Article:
Anthony DeCurtis writes:
That historical context is an important aspect of the book’s great appeal. In the section on “Sway,” a lesser-known song on “Sticky Fingers” that is a favorite among Stones aficionados, Janovitz makes reference to the deaths of Brian Jones, Janis Joplin and Jimi Hendrix, as well as the drug problems of Keith Richards and Jagger’s then-girlfriend Marianne Faithfull, all to demonstrate Jagger’s tough-minded conviction that “if you live that ‘demon life,’ you have to expect such outcomes.” The entry is both smart and feeling, and it deepens our comprehension of the song. Janovitz has a touching, and entirely uncritical, fondness for Richards’s rickety ballads, and he often finds a rough-hewed poetry when writing about them. Discussing Nicky Hopkins’s lovely piano part on “Coming Down Again,” for example, he describes how the “guitars hang and flutter around it like a tattered cape on a scarecrow skeleton.”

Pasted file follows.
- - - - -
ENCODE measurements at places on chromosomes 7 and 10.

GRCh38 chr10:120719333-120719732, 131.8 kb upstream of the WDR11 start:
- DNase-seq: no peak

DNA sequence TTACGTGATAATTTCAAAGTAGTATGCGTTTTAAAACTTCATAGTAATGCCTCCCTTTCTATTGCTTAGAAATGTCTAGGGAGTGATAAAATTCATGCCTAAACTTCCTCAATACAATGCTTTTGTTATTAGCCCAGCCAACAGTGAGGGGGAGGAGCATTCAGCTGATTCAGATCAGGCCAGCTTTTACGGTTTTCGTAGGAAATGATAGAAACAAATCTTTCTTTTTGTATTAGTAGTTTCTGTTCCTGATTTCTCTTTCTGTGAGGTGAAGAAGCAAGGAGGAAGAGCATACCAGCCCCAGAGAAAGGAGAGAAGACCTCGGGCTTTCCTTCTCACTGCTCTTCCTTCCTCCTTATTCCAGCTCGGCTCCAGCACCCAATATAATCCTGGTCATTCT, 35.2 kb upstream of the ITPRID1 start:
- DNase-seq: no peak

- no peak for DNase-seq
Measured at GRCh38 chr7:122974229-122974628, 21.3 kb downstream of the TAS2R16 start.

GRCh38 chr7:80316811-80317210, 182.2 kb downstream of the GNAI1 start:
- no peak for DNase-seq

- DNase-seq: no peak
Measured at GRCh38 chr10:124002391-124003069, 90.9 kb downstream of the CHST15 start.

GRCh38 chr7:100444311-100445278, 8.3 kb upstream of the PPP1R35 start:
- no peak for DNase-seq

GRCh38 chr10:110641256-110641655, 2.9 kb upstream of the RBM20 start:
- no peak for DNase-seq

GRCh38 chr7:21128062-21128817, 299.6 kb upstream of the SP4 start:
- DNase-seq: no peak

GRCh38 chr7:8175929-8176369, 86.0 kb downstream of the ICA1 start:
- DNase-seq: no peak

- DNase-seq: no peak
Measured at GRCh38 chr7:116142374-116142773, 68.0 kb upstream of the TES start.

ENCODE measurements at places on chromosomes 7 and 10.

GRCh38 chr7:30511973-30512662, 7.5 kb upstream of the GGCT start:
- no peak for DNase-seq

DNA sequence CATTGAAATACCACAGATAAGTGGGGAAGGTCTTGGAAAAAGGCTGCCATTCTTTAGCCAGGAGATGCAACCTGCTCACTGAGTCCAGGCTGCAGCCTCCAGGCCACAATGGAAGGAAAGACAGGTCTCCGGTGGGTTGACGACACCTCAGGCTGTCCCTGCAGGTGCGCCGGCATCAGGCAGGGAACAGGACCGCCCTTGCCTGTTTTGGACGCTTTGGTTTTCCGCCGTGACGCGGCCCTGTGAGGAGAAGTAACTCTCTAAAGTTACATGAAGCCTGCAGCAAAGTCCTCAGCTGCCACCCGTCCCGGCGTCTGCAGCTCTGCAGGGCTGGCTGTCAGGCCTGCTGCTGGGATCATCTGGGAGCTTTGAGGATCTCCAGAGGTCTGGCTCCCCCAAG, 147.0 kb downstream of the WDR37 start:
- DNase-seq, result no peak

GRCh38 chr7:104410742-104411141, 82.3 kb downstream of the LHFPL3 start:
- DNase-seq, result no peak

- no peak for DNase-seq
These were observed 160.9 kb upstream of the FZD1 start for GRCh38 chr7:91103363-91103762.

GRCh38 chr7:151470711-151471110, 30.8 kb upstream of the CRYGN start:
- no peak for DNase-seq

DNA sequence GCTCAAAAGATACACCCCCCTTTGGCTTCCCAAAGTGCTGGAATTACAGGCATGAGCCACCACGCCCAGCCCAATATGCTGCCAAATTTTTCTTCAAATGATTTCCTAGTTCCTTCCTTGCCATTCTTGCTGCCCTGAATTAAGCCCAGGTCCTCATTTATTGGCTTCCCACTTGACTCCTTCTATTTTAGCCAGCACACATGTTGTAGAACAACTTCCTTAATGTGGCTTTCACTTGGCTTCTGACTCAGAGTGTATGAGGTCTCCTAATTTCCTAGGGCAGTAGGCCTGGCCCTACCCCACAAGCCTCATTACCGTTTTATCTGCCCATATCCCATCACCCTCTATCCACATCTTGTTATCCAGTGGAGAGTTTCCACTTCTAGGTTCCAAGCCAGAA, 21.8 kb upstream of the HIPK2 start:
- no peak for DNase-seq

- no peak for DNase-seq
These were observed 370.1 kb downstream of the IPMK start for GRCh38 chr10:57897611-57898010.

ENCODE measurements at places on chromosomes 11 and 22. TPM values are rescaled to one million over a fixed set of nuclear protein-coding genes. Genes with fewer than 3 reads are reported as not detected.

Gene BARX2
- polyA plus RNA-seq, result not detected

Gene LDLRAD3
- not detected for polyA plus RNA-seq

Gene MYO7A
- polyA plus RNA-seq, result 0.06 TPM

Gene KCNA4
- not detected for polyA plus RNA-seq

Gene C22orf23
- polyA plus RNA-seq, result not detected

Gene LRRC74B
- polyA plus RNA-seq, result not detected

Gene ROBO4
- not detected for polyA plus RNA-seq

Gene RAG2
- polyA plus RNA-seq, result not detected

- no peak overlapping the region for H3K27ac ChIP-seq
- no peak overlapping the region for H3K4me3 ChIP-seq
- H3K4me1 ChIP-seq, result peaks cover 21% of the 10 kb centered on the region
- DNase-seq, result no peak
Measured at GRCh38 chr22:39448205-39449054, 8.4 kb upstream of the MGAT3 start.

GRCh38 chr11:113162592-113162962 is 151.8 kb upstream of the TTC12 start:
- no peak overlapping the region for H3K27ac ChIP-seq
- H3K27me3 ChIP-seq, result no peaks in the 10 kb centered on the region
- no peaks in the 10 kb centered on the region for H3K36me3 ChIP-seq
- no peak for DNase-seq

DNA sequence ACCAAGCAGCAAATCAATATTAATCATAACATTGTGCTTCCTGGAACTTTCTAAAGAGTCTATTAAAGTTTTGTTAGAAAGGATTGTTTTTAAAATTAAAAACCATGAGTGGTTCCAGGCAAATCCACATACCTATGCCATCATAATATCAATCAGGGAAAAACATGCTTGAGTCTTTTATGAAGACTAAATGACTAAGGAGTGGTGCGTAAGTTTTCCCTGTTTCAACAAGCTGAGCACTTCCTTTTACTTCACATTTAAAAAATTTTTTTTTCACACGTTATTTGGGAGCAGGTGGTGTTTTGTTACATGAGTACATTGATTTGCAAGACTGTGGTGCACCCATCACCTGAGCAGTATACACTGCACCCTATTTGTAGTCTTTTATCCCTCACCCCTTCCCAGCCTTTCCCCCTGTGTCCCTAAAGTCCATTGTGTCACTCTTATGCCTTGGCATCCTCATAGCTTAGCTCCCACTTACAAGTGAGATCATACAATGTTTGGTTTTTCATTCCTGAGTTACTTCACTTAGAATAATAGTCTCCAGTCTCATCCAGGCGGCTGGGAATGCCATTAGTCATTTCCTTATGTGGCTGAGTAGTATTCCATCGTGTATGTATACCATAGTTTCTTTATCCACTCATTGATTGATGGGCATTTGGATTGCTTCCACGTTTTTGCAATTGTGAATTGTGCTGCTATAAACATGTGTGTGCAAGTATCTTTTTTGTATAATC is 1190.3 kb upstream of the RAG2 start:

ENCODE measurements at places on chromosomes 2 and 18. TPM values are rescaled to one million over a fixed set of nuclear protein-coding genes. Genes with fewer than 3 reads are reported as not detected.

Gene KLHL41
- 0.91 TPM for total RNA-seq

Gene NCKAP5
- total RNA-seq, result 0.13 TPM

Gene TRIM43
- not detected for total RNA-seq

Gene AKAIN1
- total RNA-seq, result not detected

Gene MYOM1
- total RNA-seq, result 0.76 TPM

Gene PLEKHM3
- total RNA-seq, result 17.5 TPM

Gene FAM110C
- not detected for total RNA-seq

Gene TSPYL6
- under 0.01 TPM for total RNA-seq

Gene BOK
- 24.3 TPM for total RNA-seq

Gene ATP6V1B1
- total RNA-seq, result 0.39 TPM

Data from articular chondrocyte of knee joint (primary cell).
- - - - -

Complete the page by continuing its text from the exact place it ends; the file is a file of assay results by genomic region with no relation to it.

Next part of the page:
Finally, the measure of “Rocks Off” is not how unassailable Janovitz’s song choices are. They’re not. His 50 differ from mine and very likely will from yours. But he is consistently illuminating, not only defending his songs well, but inspiring you to think more strenuously about the selections you would add or delete. His tone is neither truculent nor condescending; he just wants to expand your appreciation of a band and music that he loves. The ability to inspire such thought and feeling is why so many people still care about the Stones — and the Beatles — even after 50 years and counting.
Read whole review here.